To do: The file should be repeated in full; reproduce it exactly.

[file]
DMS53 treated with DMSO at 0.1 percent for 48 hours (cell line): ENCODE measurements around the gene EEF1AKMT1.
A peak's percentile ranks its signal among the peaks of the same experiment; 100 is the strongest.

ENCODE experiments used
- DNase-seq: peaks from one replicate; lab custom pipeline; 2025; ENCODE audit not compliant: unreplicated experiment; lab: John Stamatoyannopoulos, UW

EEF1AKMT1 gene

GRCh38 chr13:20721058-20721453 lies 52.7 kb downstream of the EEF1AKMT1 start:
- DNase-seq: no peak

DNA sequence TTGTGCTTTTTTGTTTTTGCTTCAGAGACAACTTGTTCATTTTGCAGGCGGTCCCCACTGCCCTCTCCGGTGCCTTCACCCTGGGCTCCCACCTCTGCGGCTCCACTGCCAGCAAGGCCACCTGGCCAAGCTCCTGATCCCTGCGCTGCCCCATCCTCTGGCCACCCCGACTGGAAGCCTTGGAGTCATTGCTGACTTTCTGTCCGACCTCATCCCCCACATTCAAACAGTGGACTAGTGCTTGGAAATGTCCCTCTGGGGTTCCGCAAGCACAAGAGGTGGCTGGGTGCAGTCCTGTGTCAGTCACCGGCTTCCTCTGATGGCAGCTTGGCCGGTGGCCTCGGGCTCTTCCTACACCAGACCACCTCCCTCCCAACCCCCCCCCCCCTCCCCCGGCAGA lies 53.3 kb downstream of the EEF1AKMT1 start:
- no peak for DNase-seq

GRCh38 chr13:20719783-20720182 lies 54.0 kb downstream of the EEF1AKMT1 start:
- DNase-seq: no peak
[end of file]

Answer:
DMS53 treated with DMSO at 0.1 percent for 48 hours (cell line): ENCODE measurements around the gene EEF1AKMT1.
A peak's percentile ranks its signal among the peaks of the same experiment; 100 is the strongest.

ENCODE experiments used
- DNase-seq: peaks from one replicate; lab custom pipeline; 2025; ENCODE audit not compliant: unreplicated experiment; lab: John Stamatoyannopoulos, UW

EEF1AKMT1 gene

GRCh38 chr13:20721058-20721453 lies 52.7 kb downstream of the EEF1AKMT1 start:
- DNase-seq: no peak

DNA sequence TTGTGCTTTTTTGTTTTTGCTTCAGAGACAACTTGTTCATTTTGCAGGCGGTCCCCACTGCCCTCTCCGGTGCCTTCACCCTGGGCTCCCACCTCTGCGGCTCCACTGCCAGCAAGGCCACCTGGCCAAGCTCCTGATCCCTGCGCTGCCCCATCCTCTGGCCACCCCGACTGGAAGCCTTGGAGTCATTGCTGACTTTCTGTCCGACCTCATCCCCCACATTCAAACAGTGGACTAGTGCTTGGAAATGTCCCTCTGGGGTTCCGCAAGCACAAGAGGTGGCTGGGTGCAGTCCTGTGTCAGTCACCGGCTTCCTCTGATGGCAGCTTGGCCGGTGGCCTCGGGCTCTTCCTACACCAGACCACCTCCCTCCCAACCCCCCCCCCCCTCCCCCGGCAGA lies 53.3 kb downstream of the EEF1AKMT1 start:
- no peak for DNase-seq

GRCh38 chr13:20719783-20720182 lies 54.0 kb downstream of the EEF1AKMT1 start:
- DNase-seq: no peak